A routine for forgiveness

Photo by butupa

Leviticus 16 mandates establishment of a holy day on the 10th day of the 7th month as the Day of Atonement (Yom Kippur) for sins:

And it shall be a statute for ever unto you: in the seventh month, on the tenth day of the month, ye shall afflict your souls, and shall do no manner of work, the home-born, or the stranger that sojourneth among you: for on this day shall atonement be made for you, to cleanse you; from all your sins shall ye be clean before Jehovah.

Why? Why do we need a special day for atonement? Why wait a year? Why do we have to wait for a certain day to atone for our sins? Why not just whenever they happen?

While I believe that we should try to avoid making any sins instead of avoiding them, I find wisdom in this practice. It recognized two important aspect of human behavior. One, it is hard for us to forgive (others and ourselves) while something is fresh and salient in our minds. Second, the mere fact that there is a known process – a day each year when everybody knows that atonement is practiced makes it easier for people to forgive and to approach people they hurt. The routine, the knowledge of the procedure, helps people overcome their feelings of anger, frustration and revenge as well as shame and fear of openly discussing hurtful issues.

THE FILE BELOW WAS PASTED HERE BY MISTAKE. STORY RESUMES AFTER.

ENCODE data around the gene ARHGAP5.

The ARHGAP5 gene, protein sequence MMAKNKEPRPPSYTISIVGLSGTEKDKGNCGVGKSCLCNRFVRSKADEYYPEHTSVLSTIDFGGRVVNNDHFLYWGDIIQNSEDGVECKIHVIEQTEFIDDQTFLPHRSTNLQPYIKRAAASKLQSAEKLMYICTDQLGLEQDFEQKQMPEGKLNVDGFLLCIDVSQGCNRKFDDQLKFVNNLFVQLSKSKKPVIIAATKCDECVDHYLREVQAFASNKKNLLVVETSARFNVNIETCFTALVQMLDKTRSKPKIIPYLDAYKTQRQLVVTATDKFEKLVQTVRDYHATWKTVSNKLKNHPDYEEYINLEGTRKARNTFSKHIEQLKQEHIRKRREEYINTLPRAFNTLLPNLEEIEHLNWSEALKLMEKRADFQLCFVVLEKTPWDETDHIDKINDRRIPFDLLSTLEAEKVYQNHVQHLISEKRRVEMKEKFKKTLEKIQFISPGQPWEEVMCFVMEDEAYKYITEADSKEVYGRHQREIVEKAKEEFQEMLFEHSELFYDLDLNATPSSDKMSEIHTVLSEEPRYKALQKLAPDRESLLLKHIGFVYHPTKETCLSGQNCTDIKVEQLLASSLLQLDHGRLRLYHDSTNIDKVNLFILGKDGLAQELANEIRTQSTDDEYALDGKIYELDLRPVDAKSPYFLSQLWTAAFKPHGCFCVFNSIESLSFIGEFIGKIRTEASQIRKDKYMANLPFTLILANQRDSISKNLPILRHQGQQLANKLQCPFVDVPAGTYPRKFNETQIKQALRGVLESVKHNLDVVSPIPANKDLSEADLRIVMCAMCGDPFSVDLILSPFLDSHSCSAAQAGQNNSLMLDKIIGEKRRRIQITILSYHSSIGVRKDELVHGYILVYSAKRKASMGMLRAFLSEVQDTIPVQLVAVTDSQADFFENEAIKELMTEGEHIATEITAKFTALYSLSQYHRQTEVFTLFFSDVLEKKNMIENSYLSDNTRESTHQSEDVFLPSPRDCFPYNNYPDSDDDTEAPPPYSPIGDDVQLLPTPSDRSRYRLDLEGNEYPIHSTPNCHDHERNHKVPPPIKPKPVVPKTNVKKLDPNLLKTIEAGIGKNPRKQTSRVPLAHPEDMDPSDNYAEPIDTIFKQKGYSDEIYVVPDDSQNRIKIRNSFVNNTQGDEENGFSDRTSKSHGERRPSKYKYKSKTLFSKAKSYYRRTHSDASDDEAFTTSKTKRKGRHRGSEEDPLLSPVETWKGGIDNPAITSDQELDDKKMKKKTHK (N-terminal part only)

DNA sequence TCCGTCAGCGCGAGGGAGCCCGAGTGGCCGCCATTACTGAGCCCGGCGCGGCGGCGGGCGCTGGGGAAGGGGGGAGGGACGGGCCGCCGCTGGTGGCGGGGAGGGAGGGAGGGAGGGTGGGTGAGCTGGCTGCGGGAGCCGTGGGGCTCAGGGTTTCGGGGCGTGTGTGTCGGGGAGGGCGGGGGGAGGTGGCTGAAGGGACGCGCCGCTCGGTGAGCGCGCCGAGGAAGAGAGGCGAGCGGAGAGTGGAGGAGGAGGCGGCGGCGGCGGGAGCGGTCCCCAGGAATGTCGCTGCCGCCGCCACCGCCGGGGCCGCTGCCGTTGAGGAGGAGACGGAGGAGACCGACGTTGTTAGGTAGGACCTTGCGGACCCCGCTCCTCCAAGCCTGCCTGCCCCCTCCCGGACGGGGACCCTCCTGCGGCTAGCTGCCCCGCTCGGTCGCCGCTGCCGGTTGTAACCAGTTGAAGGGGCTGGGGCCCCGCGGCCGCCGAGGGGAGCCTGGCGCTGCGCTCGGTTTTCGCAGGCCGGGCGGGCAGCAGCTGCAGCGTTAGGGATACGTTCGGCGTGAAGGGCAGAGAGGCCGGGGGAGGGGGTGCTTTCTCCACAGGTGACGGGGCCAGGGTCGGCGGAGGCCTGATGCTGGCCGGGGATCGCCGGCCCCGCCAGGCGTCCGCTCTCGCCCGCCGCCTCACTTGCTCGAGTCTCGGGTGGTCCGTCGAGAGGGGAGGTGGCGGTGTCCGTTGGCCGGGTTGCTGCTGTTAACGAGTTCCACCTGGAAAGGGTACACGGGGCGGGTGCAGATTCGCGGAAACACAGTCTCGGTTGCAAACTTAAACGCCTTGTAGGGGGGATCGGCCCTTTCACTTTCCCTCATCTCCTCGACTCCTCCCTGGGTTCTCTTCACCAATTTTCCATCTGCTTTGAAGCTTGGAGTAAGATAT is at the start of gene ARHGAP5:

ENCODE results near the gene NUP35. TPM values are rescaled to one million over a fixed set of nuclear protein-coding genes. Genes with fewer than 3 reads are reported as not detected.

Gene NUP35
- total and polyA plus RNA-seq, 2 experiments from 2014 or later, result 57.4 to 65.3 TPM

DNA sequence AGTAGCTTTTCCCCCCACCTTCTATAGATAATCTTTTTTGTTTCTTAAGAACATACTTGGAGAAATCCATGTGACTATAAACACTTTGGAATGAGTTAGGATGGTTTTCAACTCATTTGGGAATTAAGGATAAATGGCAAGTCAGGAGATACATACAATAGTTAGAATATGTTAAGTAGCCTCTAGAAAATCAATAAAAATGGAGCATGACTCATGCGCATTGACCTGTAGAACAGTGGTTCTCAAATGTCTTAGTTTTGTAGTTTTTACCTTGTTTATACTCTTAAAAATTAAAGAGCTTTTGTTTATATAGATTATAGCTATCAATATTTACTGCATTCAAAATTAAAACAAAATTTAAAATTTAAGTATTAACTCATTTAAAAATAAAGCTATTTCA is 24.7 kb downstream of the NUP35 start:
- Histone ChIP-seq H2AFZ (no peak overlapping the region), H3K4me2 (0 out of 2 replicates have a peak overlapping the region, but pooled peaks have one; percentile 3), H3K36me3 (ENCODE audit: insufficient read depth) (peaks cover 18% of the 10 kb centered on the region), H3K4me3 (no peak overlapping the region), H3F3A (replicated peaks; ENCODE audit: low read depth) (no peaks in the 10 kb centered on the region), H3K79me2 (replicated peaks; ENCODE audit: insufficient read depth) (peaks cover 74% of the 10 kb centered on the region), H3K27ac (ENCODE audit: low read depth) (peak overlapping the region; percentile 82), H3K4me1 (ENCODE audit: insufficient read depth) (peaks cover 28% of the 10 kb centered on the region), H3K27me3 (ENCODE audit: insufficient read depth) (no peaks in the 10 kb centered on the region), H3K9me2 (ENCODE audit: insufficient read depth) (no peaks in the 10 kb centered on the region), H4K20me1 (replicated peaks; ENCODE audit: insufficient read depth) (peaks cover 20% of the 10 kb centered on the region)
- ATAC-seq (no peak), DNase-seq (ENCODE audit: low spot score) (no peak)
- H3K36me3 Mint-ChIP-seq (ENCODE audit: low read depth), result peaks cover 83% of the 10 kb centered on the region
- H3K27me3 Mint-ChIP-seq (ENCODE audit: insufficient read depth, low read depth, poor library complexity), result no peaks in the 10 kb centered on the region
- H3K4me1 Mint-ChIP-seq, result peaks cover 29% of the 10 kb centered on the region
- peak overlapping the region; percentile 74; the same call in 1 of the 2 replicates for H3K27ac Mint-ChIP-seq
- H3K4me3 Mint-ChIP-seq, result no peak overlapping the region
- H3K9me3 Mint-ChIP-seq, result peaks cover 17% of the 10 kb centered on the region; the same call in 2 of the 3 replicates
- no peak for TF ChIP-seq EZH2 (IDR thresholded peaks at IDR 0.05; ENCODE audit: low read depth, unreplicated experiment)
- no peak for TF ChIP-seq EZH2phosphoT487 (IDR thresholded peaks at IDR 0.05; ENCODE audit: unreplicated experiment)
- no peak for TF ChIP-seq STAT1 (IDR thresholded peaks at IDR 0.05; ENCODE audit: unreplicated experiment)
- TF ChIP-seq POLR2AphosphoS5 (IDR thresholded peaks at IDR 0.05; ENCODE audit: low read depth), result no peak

For a religion, it makes sense to wait a year, but I think that in our interpersonal lives, we can use a “day of atonement” every once in a while. If our families, co-workers and other people close to us know that every once in a while (in a predicted manner), there is a day that is devoted to reflecting on what we did wrong and on forgiving others, it facilitates not only important communication, but also an openness to discuss, forgive and most importantly, grow as human beings.

While I think each and every one of us should find the process and frequency that fits his or her own taste and preferences, I recommend at least considering setting up public times of atonement. It could be once a year. It could be more frequent than that. Make sure that everyone around you knows that once in a while, there is a time that allows putting past grievances behind us.

Elad

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